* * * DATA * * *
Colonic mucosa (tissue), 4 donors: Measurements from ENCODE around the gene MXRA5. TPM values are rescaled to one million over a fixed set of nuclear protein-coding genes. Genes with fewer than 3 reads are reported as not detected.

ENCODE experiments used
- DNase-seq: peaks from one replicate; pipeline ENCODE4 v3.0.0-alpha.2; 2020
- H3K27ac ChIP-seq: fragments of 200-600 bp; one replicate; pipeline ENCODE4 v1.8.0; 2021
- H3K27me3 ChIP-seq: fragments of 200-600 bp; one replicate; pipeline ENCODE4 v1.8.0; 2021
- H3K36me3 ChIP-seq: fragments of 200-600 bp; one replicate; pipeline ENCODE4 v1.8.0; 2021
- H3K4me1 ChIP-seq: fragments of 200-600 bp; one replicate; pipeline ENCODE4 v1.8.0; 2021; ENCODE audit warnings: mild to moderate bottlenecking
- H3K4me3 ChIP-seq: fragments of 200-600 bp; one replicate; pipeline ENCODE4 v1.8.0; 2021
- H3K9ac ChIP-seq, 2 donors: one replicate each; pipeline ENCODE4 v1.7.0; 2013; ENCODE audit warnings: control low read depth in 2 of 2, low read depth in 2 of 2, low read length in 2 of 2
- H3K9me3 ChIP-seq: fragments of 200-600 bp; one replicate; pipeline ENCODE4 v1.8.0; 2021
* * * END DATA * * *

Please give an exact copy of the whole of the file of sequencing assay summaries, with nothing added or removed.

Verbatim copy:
Colonic mucosa (tissue), 4 donors: Measurements from ENCODE around the gene MXRA5. TPM values are rescaled to one million over a fixed set of nuclear protein-coding genes. Genes with fewer than 3 reads are reported as not detected.

ENCODE experiments used
- DNase-seq: peaks from one replicate; pipeline ENCODE4 v3.0.0-alpha.2; 2020
- H3K27ac ChIP-seq: fragments of 200-600 bp; one replicate; pipeline ENCODE4 v1.8.0; 2021
- H3K27me3 ChIP-seq: fragments of 200-600 bp; one replicate; pipeline ENCODE4 v1.8.0; 2021
- H3K36me3 ChIP-seq: fragments of 200-600 bp; one replicate; pipeline ENCODE4 v1.8.0; 2021
- H3K4me1 ChIP-seq: fragments of 200-600 bp; one replicate; pipeline ENCODE4 v1.8.0; 2021; ENCODE audit warnings: mild to moderate bottlenecking
- H3K4me3 ChIP-seq: fragments of 200-600 bp; one replicate; pipeline ENCODE4 v1.8.0; 2021
- H3K9ac ChIP-seq, 2 donors: one replicate each; pipeline ENCODE4 v1.7.0; 2013; ENCODE audit warnings: control low read depth in 2 of 2, low read depth in 2 of 2, low read length in 2 of 2
- H3K9me3 ChIP-seq: fragments of 200-600 bp; one replicate; pipeline ENCODE4 v1.8.0; 2021